From Publishers Weekly
Contemporary American ReligionAs architect Akel Ismail Kahera notes in the introduction to Deconstructing the American Mosque: Space, Gender, and Aesthetics, "there is virtually no literature on the history of American mosques," so this theoretical volume makes a real contribution. It's clearly academic; on the opening page, for example, Kahera cites but does not explain Derrida's philosophy of deconstruction. But informed readers will be delighted by this sophisticated book, which posits some important questions about sacred space: Since many U.S. Muslims come from Asia, Africa and the Middle East, is there such a thing as an authentically "American" Muslim architecture? What are American mosques doing to enhance the status of women in worship? How much more symbolically important is the mosque to Muslims in America than in majority-Muslim countries? Generously illustrated and provocatively written, this thoughtful treatise will do much to increase understanding of Muslim aesthetics and religious practice in America.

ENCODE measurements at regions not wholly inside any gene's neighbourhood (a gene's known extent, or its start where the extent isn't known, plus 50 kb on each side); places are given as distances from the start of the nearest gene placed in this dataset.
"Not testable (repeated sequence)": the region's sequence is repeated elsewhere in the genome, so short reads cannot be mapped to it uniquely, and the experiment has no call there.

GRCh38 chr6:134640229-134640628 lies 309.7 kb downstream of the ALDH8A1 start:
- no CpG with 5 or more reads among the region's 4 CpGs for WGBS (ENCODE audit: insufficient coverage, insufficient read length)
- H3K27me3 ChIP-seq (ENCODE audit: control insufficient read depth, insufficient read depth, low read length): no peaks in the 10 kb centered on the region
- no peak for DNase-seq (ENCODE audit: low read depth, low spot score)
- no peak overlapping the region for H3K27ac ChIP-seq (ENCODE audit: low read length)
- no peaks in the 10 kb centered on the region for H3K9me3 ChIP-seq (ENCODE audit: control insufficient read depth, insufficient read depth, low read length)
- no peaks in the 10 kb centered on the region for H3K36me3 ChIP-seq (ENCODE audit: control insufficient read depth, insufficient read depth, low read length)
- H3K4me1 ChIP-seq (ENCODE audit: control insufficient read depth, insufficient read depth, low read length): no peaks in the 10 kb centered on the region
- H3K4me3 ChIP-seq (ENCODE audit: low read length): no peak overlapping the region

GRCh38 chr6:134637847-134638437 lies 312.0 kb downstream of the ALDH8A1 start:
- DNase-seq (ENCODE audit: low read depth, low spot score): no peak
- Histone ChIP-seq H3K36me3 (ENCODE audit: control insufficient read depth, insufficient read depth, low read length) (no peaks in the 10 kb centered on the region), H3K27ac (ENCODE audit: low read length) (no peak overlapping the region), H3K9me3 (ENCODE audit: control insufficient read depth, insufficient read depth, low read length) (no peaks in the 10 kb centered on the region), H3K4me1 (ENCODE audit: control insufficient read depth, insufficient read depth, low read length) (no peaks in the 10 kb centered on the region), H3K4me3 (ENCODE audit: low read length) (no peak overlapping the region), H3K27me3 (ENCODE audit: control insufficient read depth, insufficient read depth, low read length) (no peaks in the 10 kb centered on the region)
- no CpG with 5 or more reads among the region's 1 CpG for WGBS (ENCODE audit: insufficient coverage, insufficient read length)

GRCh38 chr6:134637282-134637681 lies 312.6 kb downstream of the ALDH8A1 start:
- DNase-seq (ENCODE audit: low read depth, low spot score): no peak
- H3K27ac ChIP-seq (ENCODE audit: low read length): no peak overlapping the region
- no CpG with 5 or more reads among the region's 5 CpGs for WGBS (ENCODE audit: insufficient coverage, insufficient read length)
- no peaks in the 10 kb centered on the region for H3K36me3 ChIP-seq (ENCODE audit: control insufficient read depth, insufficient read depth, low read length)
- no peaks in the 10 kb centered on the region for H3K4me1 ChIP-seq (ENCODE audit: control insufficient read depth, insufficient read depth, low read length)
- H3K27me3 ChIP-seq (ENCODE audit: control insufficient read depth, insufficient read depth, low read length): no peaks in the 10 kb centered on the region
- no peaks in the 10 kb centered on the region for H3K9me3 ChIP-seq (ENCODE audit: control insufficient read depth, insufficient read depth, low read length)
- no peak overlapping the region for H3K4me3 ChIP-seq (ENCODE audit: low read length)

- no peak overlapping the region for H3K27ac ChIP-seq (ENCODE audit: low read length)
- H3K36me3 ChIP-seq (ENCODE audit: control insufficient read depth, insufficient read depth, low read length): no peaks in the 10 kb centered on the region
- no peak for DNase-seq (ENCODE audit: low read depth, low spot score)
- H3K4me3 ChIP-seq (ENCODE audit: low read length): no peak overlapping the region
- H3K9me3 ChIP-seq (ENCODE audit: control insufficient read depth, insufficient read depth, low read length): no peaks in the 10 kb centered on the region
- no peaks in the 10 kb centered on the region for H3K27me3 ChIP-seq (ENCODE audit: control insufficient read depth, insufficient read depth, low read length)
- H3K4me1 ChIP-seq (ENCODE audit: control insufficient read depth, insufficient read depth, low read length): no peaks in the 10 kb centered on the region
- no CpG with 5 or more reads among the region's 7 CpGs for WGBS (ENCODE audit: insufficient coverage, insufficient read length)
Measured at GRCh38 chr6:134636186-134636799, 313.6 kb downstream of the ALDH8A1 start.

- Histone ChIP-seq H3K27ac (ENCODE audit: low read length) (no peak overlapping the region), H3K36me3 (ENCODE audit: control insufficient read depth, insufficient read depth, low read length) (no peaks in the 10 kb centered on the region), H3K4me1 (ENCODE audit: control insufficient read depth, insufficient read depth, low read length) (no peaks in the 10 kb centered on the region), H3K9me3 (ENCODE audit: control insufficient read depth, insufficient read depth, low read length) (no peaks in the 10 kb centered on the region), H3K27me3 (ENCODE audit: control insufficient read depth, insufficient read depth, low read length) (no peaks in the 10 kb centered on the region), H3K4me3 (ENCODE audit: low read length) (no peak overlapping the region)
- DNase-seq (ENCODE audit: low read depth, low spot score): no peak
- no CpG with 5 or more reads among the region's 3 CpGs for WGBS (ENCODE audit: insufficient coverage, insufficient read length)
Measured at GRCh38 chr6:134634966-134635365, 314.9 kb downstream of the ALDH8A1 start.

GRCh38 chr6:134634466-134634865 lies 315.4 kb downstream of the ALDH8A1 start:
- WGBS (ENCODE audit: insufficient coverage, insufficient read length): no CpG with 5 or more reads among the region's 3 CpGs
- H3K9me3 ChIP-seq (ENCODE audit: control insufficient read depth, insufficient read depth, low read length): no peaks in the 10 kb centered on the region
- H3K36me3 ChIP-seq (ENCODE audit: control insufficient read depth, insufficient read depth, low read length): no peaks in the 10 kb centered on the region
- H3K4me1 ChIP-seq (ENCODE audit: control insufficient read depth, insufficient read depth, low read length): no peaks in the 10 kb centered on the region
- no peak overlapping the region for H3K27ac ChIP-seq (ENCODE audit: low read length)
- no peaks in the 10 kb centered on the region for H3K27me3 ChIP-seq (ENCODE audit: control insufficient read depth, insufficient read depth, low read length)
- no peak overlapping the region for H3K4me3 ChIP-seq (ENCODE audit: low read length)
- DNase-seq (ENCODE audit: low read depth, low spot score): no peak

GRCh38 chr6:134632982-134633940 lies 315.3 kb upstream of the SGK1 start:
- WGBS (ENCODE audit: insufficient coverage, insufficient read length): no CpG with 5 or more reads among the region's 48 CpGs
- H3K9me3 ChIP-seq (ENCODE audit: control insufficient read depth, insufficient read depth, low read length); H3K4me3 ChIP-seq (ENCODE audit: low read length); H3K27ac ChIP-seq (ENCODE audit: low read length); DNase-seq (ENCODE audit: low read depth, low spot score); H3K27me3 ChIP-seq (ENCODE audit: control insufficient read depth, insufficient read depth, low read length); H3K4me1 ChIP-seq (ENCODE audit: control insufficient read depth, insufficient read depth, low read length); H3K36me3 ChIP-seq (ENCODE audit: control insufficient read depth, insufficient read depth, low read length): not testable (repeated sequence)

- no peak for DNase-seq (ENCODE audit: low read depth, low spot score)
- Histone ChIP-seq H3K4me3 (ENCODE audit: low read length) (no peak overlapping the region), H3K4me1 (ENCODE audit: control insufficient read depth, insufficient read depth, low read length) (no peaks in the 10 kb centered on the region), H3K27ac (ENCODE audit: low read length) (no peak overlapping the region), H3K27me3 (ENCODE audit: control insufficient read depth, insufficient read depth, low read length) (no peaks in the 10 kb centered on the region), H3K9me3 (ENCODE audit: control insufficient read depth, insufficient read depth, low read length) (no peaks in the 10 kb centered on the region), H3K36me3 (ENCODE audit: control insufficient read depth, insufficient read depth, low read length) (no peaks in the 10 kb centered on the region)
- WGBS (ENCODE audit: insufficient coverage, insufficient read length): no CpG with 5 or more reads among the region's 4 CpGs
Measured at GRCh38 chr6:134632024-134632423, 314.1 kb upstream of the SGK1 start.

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"This text will be the classic work in the field... It will be extremely useful for general Islamic studies, for studies of religion in America, and for the study of Islam in America." Aminah Beverly McCloud, Associate Professor of Islamic Studies, DePaul University, Chicago